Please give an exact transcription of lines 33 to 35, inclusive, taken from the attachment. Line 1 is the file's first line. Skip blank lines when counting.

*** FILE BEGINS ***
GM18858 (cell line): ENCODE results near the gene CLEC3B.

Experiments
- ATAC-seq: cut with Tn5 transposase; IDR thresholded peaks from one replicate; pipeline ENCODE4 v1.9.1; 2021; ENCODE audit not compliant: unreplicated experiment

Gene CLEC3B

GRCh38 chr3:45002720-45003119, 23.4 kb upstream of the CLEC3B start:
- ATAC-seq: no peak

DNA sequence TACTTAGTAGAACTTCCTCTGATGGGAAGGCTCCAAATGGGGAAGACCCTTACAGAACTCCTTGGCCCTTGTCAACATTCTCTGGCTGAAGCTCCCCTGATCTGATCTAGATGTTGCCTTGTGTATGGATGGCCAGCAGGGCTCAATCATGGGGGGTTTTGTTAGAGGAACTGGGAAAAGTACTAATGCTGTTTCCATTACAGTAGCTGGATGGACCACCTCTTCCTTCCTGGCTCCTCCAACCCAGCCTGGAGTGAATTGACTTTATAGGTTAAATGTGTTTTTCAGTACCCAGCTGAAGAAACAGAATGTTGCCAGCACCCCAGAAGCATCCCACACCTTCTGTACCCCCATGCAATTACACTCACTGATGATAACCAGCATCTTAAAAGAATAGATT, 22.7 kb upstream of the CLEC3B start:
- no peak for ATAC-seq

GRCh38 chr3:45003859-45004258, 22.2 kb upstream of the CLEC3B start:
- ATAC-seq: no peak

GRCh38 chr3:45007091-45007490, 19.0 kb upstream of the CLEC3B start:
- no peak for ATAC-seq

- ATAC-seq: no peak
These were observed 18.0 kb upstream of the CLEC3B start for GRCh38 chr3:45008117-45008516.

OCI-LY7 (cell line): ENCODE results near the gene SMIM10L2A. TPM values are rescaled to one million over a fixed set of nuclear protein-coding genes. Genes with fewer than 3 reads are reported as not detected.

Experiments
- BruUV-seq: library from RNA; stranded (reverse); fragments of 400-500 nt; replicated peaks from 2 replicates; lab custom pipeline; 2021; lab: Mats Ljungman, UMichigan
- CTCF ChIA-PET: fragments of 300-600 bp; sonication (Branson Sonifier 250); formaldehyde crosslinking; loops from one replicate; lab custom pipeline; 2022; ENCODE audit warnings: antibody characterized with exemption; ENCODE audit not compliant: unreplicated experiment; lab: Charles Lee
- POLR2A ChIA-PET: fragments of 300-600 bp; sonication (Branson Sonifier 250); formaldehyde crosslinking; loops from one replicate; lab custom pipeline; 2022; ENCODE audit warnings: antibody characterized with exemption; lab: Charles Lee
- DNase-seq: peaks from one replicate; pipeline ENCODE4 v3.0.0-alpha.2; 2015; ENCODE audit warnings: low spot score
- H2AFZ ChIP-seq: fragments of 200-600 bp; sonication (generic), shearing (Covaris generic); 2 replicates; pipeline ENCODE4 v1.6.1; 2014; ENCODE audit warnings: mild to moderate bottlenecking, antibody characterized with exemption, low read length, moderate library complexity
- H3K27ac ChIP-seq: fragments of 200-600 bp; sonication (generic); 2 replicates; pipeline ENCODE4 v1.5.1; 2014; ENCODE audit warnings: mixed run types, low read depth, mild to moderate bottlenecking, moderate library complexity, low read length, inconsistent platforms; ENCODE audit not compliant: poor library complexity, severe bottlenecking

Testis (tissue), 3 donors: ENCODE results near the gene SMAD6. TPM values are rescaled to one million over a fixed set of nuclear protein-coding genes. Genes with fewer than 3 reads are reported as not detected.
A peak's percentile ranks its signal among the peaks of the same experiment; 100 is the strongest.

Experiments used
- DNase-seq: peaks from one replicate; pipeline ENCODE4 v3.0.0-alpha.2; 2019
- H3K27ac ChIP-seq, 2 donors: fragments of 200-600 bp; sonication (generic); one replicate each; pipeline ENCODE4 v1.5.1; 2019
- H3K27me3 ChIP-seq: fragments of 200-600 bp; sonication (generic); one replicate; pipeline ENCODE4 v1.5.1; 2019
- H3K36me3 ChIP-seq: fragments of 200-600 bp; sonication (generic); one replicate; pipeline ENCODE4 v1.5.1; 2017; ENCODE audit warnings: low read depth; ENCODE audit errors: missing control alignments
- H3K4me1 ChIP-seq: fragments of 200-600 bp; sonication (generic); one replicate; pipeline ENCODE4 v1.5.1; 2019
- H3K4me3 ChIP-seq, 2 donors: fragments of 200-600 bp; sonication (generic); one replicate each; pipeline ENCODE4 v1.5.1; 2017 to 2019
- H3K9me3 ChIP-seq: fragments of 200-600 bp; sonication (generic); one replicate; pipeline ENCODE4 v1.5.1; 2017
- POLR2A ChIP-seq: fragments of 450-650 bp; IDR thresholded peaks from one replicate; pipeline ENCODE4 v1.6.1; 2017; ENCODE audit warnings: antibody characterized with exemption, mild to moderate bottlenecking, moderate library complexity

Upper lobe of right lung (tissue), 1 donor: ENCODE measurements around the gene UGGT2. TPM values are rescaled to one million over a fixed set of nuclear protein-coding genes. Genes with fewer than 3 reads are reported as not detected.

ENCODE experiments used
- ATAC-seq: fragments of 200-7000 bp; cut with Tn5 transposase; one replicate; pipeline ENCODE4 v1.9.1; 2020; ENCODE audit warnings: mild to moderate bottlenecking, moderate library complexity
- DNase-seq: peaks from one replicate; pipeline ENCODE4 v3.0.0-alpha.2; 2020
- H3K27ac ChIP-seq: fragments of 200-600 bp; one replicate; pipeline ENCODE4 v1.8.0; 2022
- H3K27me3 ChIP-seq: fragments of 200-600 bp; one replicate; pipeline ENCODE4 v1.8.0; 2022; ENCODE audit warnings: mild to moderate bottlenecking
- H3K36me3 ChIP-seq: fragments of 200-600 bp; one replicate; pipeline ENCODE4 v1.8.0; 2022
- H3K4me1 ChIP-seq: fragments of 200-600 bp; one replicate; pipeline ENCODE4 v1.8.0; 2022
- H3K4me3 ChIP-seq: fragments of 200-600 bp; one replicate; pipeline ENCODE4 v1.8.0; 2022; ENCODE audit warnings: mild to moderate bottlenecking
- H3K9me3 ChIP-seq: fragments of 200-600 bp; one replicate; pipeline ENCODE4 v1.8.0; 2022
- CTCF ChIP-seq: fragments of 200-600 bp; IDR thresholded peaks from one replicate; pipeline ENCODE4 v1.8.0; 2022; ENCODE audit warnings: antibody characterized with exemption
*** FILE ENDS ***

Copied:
- POLR2A ChIP-seq: fragments of 450-650 bp; IDR thresholded peaks from one replicate; pipeline ENCODE4 v1.6.1; 2017; ENCODE audit warnings: antibody characterized with exemption, mild to moderate bottlenecking, moderate library complexity

Upper lobe of right lung (tissue), 1 donor: ENCODE measurements around the gene UGGT2. TPM values are rescaled to one million over a fixed set of nuclear protein-coding genes. Genes with fewer than 3 reads are reported as not detected.

ENCODE experiments used